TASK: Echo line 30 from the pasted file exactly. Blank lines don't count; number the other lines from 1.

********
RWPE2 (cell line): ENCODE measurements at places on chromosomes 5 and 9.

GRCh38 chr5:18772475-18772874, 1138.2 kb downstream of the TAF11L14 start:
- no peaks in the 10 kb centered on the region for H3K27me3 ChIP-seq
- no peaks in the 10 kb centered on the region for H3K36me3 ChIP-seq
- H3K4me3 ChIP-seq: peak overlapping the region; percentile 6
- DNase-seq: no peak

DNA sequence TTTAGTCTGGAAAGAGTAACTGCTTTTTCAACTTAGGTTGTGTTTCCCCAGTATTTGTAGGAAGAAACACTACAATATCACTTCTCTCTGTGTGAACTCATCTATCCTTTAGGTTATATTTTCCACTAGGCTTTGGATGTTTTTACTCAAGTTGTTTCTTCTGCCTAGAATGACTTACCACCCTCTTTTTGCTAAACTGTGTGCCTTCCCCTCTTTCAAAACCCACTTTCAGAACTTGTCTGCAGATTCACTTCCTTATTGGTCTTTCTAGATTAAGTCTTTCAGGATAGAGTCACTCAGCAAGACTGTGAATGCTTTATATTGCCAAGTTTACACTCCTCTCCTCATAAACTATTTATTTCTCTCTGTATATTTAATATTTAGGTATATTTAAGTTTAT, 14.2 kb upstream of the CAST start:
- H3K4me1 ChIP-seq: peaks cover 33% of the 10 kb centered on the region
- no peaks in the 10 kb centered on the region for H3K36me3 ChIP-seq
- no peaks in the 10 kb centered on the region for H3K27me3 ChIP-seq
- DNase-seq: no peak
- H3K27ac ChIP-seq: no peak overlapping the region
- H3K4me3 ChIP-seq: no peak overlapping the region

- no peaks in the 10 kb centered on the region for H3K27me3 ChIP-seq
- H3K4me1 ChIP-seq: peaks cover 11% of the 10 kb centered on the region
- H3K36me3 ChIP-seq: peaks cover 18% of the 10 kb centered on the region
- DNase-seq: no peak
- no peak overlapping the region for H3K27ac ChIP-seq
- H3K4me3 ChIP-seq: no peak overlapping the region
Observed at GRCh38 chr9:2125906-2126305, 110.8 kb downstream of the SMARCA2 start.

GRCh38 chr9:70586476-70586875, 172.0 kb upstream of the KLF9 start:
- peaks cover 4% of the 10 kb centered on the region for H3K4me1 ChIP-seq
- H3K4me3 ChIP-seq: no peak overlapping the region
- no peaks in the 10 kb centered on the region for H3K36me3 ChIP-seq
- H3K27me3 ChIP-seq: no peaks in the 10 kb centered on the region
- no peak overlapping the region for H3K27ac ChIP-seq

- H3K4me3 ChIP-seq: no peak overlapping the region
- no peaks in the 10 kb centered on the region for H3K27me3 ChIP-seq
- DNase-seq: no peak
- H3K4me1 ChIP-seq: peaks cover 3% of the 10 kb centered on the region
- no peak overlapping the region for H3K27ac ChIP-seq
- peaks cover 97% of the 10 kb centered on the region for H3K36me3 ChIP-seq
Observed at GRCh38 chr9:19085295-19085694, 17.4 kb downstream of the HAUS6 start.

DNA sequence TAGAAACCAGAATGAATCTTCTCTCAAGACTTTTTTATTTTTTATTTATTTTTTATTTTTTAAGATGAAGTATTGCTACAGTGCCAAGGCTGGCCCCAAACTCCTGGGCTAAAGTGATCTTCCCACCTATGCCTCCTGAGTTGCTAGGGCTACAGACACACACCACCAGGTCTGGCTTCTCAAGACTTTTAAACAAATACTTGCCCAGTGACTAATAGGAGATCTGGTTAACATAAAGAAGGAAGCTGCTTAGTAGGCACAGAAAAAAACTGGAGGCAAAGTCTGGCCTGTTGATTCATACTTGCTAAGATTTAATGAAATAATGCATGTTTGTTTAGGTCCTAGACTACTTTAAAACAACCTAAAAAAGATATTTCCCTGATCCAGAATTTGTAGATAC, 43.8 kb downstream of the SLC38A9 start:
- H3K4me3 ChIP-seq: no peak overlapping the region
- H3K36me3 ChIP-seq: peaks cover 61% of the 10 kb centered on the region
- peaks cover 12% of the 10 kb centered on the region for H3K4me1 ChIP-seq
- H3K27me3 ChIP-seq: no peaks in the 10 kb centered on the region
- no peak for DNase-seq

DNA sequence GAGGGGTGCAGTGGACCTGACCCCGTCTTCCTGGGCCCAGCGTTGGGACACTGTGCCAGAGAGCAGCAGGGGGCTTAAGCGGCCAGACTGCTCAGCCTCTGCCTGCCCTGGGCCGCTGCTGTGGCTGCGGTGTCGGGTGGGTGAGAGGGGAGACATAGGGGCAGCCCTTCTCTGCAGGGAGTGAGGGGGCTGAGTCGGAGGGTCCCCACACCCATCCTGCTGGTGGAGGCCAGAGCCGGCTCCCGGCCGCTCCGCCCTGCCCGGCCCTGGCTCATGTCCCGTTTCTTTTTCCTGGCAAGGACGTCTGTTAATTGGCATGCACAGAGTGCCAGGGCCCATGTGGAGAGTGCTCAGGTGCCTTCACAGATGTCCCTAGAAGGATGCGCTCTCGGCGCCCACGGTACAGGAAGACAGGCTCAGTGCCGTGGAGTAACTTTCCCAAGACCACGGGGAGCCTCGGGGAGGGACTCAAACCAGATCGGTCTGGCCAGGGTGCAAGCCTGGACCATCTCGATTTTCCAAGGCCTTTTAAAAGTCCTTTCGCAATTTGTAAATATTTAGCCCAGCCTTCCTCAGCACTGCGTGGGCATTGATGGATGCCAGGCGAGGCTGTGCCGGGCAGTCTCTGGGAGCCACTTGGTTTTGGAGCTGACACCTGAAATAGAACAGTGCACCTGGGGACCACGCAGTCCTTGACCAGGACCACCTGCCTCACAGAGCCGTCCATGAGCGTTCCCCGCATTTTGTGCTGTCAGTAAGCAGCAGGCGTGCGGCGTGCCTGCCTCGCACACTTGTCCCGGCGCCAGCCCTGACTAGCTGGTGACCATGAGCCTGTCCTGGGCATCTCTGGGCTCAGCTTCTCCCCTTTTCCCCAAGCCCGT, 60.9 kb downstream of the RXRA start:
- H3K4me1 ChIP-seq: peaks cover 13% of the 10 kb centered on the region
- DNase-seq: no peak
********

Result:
- H3K4me1 ChIP-seq: peaks cover 3% of the 10 kb centered on the region